Pressure Driven Airflow

Radon entry by pressure driven airflow from below grade is the dominant entry mechanism in the majority of buildings with elevated radon levels. Pressure driven airflow drives soil gas from areas of higher to lower pressure.  These pressure differentials drive soil gases that are produced by temperature differences, wind pressures, barometric pressure, and the displacement of soil gas by rainwater. The atmosphere, soils, fissures, caverns, discontinuities in soils, and building interiors comprise a network of zones that are connected to each other by air passages.

Pressure driven airflows can significantly increase stack effect, which can result in radon spiking to abnormally high levels in the home. 

Factors that contribute to increased pressure driven airflows are:

  1. Air Pressure Differentials          4.   Mechanical Equipment
  2. Temperature Differentials        5.   Hydraulic Pressure
  3. Wind Induced Airflows

Air Pressure Differentials

Airflow between these zones is determined by the pressure differential between them and the gas flow resistance of the material comprising each zone. For example, soil gas flow is poor in clay soils that have a great deal of resistance, better in sandy and gravelly soils, and best in open passages. As air in the soil flows past radium, it carries radon away from its source and forms an underground gas stream of elevated radon concentration. This soil gas follows the paths of least resistance from higher to lower gas pressures.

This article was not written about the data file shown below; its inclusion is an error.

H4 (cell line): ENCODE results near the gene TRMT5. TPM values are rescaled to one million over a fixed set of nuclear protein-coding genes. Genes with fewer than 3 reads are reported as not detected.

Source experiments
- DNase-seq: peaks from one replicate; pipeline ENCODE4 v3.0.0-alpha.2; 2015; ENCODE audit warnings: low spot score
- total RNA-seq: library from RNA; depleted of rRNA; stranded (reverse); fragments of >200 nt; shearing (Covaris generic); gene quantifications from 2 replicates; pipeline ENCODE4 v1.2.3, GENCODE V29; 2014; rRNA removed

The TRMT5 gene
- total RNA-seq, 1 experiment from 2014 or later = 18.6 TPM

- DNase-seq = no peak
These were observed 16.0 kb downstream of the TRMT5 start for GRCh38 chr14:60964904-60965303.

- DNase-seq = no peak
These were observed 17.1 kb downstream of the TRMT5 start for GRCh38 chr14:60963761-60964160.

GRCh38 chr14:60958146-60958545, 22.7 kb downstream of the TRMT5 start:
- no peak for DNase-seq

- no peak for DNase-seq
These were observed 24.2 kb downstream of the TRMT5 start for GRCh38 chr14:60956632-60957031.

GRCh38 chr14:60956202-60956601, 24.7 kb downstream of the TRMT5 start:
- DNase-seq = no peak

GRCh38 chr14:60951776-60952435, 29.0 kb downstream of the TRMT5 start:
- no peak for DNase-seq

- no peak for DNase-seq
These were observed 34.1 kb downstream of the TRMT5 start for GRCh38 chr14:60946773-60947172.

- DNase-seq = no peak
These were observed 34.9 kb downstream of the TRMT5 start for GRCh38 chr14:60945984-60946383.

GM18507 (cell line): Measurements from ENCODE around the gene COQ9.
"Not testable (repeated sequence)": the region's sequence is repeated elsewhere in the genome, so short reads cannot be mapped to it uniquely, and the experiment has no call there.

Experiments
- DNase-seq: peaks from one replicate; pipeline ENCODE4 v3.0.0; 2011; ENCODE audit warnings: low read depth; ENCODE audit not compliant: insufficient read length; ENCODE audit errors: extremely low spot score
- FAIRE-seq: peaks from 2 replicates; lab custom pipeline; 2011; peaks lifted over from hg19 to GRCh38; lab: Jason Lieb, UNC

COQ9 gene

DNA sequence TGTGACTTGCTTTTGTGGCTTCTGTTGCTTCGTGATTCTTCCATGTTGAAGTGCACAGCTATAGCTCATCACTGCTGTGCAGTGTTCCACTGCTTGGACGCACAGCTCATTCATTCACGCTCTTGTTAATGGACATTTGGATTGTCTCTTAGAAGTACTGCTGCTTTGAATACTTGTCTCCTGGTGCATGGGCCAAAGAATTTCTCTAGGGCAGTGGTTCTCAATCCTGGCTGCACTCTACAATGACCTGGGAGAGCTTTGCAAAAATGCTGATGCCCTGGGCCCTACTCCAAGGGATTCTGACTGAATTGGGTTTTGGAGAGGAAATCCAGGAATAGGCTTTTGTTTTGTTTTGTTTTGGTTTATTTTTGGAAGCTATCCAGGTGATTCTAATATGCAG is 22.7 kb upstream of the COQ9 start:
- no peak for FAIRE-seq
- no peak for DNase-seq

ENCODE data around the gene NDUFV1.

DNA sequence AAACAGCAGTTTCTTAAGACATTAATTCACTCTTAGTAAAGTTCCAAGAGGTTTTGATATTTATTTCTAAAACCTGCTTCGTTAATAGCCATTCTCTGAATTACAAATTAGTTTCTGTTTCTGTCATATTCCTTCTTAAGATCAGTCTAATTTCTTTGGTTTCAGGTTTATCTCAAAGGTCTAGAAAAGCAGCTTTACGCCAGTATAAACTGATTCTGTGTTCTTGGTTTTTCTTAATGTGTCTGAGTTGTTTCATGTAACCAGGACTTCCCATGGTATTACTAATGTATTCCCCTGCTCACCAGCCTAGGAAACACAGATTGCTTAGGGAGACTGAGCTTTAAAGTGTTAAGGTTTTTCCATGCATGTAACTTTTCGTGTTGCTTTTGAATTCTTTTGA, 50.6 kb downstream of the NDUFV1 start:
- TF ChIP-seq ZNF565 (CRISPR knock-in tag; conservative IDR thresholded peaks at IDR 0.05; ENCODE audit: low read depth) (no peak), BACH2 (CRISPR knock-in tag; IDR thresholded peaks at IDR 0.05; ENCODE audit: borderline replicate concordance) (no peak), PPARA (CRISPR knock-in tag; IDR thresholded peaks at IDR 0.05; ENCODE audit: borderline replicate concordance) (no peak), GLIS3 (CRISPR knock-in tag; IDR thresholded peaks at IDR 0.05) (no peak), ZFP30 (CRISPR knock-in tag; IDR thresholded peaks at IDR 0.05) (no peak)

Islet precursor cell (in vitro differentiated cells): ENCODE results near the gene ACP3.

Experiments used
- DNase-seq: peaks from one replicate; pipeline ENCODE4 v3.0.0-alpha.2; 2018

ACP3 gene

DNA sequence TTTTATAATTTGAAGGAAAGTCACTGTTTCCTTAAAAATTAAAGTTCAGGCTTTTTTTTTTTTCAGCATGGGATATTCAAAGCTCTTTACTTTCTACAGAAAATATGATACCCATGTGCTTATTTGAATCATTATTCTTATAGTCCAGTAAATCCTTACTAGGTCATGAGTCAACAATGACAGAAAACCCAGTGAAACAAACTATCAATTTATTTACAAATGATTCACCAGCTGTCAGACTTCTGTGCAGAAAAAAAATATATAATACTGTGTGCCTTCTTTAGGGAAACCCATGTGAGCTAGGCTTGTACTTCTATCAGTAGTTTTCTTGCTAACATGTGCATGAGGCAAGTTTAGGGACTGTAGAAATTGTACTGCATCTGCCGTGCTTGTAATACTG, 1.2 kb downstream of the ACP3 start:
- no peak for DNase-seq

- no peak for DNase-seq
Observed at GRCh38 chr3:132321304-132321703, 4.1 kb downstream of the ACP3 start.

When air escapes from a house (exfiltration), air pressure differentials between the inside and outside are created. This results in air being pulled into the house (infiltration) to replace the air that has left. This convective current puts a suction effect on the lower part of the building, drawing in air. The air may be drawn out of the house by a mechanical ventilation device such as a fan, clothes dryer, or combustion appliance. It may also escape because of the tendency of the warm air in the house to rise.

Neutral Pressure Plane

When warm air rises, the upper floors of the house are slightly pressurized, while the lower floors are depressurized. As illustrated in Figure 3-7, the place where these zones of pressurization and depressurization meet is called the neutral pressure plane, which determines the direction of interior convective airflows only. The location of the neutral pressure plane is determined by the temperature of the house relative to the outdoors, the amount of air leakage at the top and bottom of the structure, and the presence of mechanical ventilation devices

When the lower part of a house is depressurized in this way, air enters through cracks and holes located over the building envelope below the neutral pressure plane. In this situation, the house substructure is under negative pressure and creates suction on the surrounding soil.  It is estimated that between 5 and 20 percent of the infiltrating air enters from below ground level and can carry radon in with it.

Soil Permeability Affects Airflow

  • Poor in clay soils (great deal of resistance)
  • Better in sandy and gravelly soils
  • Best in open passages
  • Air in the soil flows past radium
    • carries radon away from its source
    • forms an underground gas stream of elevated radon concentration
  • Soil gas follows the paths of least resistance from higher to lower gas pressures.